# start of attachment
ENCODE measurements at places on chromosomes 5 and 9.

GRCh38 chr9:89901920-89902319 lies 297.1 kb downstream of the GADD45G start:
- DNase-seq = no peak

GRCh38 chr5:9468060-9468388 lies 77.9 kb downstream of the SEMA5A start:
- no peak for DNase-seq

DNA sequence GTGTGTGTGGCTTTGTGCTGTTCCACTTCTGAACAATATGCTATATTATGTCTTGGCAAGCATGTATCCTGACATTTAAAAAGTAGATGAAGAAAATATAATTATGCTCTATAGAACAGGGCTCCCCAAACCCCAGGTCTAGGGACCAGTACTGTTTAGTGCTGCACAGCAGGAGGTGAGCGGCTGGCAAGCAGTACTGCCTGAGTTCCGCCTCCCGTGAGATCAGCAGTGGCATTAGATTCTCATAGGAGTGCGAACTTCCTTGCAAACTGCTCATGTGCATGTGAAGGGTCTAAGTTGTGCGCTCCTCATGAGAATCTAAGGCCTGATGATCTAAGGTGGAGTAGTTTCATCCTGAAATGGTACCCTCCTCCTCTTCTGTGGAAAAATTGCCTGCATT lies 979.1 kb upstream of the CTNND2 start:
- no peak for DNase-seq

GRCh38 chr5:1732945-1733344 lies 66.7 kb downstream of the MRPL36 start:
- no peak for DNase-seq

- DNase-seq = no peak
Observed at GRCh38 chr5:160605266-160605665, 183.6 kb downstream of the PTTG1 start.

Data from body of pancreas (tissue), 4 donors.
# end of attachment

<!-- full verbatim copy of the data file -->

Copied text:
ENCODE measurements at places on chromosomes 5 and 9.

GRCh38 chr9:89901920-89902319 lies 297.1 kb downstream of the GADD45G start:
- DNase-seq = no peak

GRCh38 chr5:9468060-9468388 lies 77.9 kb downstream of the SEMA5A start:
- no peak for DNase-seq

DNA sequence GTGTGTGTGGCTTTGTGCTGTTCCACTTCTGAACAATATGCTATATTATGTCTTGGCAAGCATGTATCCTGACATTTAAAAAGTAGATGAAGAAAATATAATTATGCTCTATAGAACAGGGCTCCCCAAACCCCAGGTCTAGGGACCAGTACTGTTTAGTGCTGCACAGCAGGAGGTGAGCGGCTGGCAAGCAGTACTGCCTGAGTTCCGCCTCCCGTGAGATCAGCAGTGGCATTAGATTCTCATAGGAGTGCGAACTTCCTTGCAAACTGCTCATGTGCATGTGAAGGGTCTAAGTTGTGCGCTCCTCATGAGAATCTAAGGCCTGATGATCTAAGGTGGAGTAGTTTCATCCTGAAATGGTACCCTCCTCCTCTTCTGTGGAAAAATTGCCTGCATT lies 979.1 kb upstream of the CTNND2 start:
- no peak for DNase-seq

GRCh38 chr5:1732945-1733344 lies 66.7 kb downstream of the MRPL36 start:
- no peak for DNase-seq

- DNase-seq = no peak
Observed at GRCh38 chr5:160605266-160605665, 183.6 kb downstream of the PTTG1 start.

Data from body of pancreas (tissue), 4 donors.